By Kayla Lutes, Features Editor
For many, the name Salvation Army recalls the sound of a ringing bell outside of a tinseled Kroger or the sight of a paper angel dangling from the branch of a Christmas tree. Major Janice Fitzgerald, who directs the Moulton Memorial Student Center on Asbury’s campus, explained that the Salvation Army is a social service program, offering disaster relief, shelter, rehabilitation services and more. However, the Salvation Army is known around the world as a church.
“We are most definitely a church,” Fitzgerald said. “Actually, in most other countries we’re known as a church. It’s only in the United Sates that we’re known primarily for social work.”
On Asbury’s campus, the Salvation Army center provides counseling, engages with campus committees, aids in student development and even provides transportation to students. For a number of Asbury students, however, the Salvation Army provides a place to call home.
Senior Sarah George, who serves as president of the Salvation Army Student Fellowship (SASF) Cabinet, said, “The Salvation Army presence on campus seeks to give students that home-away-from-home feel.”
In most other countries we’re known as a church. It’s only in the United Sates that we’re known primarily for social work.
Senior Fred Mbesi, who serves as historian on SASF cabinet, believes the SASF has achieved that goal of community. “Whether I need people to perform in a skit for the Fall Variety Show, play or sing in a musical group for my recital or even just talk to when I’m feeling crummy, the Sallies have always been willing to lend a hand however they can,” he said.
Though George and Mbesi are both members of the SASF, the homey feel and support is not relegated to members alone. Fitzgerald made it clear that the center and its spaces are available for anyone. She explained that anyone who decides to attend SASF events can become a part of the fellowship.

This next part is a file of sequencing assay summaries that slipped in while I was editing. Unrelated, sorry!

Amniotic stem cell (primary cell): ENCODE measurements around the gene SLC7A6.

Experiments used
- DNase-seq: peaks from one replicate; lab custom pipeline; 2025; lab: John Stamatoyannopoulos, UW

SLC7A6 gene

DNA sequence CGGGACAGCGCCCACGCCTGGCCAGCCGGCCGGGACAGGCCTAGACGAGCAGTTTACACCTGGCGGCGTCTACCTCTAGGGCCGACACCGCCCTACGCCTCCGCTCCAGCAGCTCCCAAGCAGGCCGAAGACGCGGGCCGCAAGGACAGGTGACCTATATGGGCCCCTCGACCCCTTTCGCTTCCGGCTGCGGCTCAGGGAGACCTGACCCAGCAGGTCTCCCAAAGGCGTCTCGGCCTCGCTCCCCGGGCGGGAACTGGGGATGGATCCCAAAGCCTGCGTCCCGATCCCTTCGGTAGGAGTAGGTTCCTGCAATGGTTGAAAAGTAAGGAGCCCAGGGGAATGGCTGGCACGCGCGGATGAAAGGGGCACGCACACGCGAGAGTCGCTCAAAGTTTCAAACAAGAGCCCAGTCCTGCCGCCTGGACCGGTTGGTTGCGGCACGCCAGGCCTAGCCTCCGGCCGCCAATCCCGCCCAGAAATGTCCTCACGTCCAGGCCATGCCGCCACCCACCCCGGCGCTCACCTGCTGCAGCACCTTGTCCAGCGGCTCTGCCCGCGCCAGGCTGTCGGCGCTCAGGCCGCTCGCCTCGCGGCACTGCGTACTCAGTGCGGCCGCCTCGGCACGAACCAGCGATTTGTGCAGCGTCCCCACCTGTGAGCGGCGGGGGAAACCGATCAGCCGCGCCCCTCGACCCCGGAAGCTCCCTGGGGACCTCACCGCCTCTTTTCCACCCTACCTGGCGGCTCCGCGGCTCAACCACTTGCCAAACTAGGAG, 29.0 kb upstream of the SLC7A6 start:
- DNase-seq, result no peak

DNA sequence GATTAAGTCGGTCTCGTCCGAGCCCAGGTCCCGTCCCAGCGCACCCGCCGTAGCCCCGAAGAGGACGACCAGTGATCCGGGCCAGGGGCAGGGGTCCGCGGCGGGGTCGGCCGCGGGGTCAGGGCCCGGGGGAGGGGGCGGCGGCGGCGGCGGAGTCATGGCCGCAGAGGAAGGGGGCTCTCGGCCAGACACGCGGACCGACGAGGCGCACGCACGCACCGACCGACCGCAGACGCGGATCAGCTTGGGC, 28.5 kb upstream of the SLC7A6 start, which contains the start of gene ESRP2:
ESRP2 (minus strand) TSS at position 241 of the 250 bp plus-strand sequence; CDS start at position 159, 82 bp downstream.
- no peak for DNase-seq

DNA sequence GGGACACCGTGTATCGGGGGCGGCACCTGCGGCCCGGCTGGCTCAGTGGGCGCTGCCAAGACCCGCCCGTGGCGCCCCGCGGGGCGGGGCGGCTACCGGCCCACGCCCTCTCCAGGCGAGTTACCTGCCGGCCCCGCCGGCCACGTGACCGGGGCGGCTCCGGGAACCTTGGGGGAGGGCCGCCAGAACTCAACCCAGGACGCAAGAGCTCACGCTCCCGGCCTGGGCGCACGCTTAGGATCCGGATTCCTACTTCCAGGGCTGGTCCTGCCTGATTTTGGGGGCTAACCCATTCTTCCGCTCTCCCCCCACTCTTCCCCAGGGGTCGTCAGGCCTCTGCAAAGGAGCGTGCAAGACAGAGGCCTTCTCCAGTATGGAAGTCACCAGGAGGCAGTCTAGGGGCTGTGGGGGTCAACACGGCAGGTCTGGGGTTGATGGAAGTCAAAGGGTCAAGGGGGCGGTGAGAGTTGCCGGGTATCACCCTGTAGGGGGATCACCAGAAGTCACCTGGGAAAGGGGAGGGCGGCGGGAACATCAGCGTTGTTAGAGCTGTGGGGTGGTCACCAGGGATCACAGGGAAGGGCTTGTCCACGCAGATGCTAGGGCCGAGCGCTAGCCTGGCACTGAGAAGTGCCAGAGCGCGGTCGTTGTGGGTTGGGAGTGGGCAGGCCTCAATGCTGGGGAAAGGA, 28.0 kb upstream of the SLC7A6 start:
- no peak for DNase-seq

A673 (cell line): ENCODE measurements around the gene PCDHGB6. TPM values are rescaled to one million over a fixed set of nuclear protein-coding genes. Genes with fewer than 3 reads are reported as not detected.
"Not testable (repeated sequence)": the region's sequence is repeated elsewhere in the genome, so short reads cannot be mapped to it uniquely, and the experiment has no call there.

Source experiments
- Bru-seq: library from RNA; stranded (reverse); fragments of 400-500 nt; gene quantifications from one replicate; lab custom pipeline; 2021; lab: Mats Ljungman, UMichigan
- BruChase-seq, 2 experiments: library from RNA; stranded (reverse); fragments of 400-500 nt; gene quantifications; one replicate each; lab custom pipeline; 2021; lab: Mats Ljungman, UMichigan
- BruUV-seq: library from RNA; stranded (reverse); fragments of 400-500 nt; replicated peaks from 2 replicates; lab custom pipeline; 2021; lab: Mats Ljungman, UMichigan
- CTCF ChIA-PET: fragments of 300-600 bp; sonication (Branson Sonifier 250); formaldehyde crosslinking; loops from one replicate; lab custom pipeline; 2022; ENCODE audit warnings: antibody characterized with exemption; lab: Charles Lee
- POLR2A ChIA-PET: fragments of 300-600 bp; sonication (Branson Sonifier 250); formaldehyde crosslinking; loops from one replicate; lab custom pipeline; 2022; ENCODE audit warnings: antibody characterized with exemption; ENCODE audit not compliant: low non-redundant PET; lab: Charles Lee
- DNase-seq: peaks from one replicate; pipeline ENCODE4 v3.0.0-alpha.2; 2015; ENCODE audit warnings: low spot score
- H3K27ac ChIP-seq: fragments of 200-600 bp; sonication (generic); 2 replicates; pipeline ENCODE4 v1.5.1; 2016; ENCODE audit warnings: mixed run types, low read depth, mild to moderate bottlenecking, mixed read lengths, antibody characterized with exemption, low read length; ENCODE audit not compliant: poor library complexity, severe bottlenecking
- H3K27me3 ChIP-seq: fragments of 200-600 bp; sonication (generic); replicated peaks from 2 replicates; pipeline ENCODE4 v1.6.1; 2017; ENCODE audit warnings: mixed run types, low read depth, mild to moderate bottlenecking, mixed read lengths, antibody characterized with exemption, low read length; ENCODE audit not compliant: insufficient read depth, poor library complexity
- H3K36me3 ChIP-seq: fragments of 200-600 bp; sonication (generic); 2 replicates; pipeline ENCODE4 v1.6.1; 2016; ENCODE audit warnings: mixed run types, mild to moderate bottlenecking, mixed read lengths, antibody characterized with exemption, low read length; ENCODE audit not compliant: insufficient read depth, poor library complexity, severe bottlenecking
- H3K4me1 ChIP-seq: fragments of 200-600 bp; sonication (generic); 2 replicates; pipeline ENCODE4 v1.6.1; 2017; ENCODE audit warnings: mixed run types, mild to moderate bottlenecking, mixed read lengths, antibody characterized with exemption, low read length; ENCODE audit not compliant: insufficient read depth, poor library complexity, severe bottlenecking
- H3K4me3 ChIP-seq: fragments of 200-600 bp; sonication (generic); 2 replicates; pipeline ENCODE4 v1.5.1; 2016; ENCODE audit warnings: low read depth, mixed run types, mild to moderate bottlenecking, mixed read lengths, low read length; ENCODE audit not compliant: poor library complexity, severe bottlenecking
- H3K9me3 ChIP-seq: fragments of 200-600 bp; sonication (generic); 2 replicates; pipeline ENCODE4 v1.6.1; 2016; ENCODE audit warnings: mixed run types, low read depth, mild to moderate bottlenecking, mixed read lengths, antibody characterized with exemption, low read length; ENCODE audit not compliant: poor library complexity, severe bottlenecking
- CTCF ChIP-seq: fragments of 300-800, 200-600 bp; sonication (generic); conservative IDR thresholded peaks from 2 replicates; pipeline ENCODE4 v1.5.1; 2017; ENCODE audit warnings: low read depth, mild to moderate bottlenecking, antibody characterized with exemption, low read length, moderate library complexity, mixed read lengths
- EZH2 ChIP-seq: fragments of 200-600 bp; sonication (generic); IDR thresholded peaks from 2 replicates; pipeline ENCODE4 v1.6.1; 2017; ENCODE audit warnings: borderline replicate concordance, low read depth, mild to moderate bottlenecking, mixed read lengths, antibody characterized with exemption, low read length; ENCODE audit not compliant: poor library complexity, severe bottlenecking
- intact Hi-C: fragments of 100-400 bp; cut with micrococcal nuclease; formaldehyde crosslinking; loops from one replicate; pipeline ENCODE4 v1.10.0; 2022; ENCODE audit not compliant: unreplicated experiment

“It’s become something that people think is exclusive, but it’s not,” Fitzgerald said. “Anybody can be here.”
Fitzgerald said, “this building is not exclusive.” Students can use either of the two kitchens to make homemade meals, the media room to watch movies or play video games or the large gather room for parties. These facilities are offered free of charge, but reservations should be made through contacting Fitzgerald.
The building is also put to use by SASF itself. There are two big parties a year, a costume party that was held on Oct. 27 and a Super Bowl party that will be held on the day of the game. The center also hosts a visit weekend for prospective students in January. Aside from these gatherings, there are weekly opportunities to meet. Sunday nights they have a meeting at 6 p.m. and serve a meal afterwards, Wednesday nights they have music programs, and Thursday nights are family dinner nights.
Mbesi got involved with the SASF through one of the weekly meetings. “I pretty much just showed up to one of the meetings and I’ve been coming ever since,” he said.
George also cited these meetings as some of her best experiences with SASF. “Some of my favorite experiences include simply coming to the center after a rough day, sitting with some great friends and just enjoying the fellowship,” she said.